The Ultimate Mini-Guide to Healthful Snacking

Aleksija Vujicic


I, like many of you, am spending a lot of time in my kitchen. Like a lot of time… So much time that my fridge and I are on a first name basis. She calls me Lex, I call her Francesca. Between my near hourly visits to the fridge, I’ve gotten to know her on the inside, yet for some reason I still go back to check every single hour, as if I’m miraculously going to find something new (I never do).

Despite that fact, I still manage to return from Francesca with a different snack every time! Whether it be cheese and crackers, a little apple and PB action, my snacking never ceases. If this were an Olympic sport I would be a gold medal winner, but alas, this seems to be the opposite end of the spectrum and there are no prizes to be awarded, only my growing concern over my snacking habits.




I don’t have to tell you that boredom snacking is real- I think we’ve all experienced the need for a snack while watching Normal People (can we also just talk about Connell for one second pls).   Telling the difference between when you’re boredom snacking and when you’re truly hungry is hard enough. Once you decide you are, in fact, hungry, the next challenge arises: what is actually considered a healthy snack (and what should be consumed in moderation), and how does one make those energy balls everyone seems to be whipping up? Is there a professional in the room?

Turns out, there is. We consulted with Holistic Health Coach Thalia Renucci of Renu Health to create the ultimate Mini-Guide to Healthful Snacking — everything you need to know from what defines a “healthy” snack, to how to read a nutrition label and, yes, how to stop boredom snacking, is below.


The definition of a healthful and well-rounded snack is actually very simple, according to Thalia. “It’s one that satisfies your hunger cravings. After you eat it, you’re left feeling happy, nourished and physically + mentally satiated, allowing you to get through the day without obsessing over what you just at! Think ‘high vibe foods’.” Finally, a definition of healthy snacks that has nothing to do with the carb or fat content!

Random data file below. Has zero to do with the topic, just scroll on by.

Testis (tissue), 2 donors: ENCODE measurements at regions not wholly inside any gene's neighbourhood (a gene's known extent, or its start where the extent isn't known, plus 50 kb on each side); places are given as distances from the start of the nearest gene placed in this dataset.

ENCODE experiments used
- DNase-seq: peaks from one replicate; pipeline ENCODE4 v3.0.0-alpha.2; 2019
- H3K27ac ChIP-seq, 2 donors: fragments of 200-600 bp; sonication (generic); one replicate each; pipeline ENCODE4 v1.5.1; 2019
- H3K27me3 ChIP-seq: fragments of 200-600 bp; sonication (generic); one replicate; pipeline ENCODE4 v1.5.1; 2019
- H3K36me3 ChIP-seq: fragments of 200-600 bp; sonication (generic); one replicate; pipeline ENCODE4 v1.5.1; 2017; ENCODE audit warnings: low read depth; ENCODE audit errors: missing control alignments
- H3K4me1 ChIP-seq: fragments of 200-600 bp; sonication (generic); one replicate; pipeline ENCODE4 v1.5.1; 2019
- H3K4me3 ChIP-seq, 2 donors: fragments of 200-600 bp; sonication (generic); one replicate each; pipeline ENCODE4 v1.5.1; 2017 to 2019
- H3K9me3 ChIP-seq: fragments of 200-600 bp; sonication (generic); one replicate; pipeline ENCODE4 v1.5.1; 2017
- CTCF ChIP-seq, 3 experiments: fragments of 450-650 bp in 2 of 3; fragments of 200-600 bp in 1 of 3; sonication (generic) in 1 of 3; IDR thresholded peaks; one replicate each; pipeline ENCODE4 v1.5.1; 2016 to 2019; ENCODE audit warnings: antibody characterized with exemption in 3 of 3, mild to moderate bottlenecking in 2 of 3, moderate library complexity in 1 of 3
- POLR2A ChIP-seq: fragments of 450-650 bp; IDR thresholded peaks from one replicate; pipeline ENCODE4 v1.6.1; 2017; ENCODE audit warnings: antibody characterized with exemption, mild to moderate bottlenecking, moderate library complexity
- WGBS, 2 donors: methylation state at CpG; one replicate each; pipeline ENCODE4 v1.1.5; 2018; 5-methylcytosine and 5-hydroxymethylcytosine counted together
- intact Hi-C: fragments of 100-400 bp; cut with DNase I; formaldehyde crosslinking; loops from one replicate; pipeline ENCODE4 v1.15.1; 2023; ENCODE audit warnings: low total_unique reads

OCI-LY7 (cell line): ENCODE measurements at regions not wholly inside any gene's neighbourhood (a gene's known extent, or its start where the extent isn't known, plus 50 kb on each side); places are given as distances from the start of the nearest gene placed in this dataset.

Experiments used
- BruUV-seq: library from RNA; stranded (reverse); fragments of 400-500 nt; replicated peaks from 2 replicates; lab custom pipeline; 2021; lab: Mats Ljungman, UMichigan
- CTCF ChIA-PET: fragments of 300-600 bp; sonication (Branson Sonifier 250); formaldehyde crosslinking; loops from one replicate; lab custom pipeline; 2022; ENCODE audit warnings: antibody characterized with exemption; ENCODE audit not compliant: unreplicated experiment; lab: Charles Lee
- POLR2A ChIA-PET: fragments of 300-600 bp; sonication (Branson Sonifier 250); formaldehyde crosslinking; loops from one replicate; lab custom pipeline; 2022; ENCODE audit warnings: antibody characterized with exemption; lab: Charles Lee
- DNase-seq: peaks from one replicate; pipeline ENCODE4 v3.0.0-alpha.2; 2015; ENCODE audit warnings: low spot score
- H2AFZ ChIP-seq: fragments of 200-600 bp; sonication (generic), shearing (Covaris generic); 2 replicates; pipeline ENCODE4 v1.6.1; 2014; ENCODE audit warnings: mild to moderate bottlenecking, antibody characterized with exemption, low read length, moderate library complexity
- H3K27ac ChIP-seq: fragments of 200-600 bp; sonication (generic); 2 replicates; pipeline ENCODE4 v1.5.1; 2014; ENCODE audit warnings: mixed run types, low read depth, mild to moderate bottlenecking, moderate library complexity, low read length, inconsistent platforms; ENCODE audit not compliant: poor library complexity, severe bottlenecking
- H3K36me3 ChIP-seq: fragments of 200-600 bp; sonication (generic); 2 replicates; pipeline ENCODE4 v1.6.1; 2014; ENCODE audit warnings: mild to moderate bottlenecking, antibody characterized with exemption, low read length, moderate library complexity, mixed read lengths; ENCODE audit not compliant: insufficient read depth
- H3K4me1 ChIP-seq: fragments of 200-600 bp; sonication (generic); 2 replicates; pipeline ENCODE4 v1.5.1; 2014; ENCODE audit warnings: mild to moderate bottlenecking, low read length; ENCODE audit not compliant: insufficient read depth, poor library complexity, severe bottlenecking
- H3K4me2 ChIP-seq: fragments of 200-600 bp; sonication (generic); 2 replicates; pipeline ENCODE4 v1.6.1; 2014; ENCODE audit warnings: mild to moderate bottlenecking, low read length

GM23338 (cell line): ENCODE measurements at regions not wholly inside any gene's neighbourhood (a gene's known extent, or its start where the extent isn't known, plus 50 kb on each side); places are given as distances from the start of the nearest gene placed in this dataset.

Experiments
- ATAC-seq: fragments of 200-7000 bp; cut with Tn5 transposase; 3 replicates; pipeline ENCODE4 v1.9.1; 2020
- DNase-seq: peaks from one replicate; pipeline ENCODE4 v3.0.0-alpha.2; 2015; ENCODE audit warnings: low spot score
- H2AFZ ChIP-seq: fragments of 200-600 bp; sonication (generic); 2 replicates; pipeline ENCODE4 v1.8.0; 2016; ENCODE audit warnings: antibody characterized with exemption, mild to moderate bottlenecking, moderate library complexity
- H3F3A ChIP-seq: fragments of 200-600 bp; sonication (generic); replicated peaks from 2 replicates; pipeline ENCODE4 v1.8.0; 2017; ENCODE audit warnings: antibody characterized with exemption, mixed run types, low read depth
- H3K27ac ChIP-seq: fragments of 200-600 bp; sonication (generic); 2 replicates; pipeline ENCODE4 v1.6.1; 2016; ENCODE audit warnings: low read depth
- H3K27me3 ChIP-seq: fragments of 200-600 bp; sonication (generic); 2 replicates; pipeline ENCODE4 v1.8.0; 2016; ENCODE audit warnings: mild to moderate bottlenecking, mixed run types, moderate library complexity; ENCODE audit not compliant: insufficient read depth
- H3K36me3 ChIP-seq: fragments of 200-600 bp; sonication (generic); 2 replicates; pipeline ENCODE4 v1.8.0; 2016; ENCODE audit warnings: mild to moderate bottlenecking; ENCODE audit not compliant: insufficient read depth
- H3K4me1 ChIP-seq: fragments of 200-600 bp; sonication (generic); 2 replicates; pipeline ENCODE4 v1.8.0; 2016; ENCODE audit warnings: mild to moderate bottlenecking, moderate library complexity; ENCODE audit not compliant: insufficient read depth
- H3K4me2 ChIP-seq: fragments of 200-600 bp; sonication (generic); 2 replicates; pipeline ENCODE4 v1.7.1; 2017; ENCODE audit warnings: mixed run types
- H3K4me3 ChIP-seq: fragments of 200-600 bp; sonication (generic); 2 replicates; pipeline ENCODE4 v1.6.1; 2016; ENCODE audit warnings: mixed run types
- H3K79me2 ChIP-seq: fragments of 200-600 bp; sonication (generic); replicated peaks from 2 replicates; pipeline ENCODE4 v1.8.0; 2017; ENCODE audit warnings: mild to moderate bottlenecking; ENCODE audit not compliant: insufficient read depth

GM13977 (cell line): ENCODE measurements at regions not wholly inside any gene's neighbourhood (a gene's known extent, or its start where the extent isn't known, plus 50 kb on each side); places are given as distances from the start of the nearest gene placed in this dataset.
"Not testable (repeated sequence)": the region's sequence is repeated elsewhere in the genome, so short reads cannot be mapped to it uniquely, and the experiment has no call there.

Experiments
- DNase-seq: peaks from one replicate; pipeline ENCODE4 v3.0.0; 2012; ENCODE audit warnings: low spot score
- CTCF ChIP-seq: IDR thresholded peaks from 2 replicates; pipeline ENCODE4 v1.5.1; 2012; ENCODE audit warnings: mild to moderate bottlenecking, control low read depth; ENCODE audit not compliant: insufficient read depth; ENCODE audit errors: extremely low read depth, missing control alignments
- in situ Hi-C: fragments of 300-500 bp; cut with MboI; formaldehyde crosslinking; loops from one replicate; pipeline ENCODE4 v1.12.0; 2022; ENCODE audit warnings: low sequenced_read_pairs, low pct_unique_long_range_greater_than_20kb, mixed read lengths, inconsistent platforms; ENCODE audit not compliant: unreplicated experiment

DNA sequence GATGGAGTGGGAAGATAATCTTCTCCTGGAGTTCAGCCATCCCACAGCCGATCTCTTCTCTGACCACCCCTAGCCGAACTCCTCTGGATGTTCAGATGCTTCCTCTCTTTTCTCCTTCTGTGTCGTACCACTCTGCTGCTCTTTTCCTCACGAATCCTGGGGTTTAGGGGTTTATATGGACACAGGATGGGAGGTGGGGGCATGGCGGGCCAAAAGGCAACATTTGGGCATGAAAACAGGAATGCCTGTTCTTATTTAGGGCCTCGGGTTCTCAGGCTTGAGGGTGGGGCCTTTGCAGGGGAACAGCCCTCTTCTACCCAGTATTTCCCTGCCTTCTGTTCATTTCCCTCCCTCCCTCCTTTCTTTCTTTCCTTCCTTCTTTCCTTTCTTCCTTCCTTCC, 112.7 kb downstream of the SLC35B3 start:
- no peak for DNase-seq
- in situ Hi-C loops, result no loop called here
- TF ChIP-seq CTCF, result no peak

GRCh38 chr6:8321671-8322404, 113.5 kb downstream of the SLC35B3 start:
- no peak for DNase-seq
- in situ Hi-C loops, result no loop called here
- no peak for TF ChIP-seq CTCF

Otherwise known as, how do I know if I’m hungry, or if I’m boredom snacking? Otherwise known as, how do I tune into my body?

Thalia reminds us that first and foremost, it’s important to be gentle with our bodies and remember that everyone has different appetites and needs. Your own snacking will differ from day to day depending on hormones, activity level, hydration, and much more! That is why it is incredibly important to listen to our bodies.

“It all starts with mindfulness, which is essentially the space you create between acting and reacting.” Mindfulness is simply a way of talking about the practice we use to tune into our bodies, accept the information it is feeding us, and go forth with informed actions from there.

The first step in being mindful is simple taking a pause, taking a breath, and checking in with ourselves. Close your eyes, inhale deeply, and try the following exercise recommended by Thalia:

Picture yourself eating an apple. Ask yourself, “am I hungry enough for this apple”? If the answer is no, ask your body what it is really feeling.

If you’re experiencing boredom, or just a random desire for something sweet (it happens, I feel you), try to focus your mind elsewhere by going for a walk, calling a friend, reading, or another fun activity, then reassess later on to see if you’re ready for a snack!

If the answer is yes, it’s time to progress to the next step: Choosing a healthful and wholesome snack option!




It Starts Before The Kitchen

I will be the first to admit that I tend to eat at the very last moment. I finally get home after a long day, and am so hungry that I run to the kitchen and immediately shove whatever is in sight into my mouth. Sound familiar? Thalia advises against this chaotic method, instead suggesting that we try not to let ourselves get ravenously hungry- “this causes your blood sugar levels to drop, which can lead to poorer food choices and a lack of satisfaction when you do end up eating,” Thalia tells us. Start preparing your food when your hunger is at a 7 out of 10. (A lesson I’ll be implementing into my own snacking routine).

Whole Foods, All Day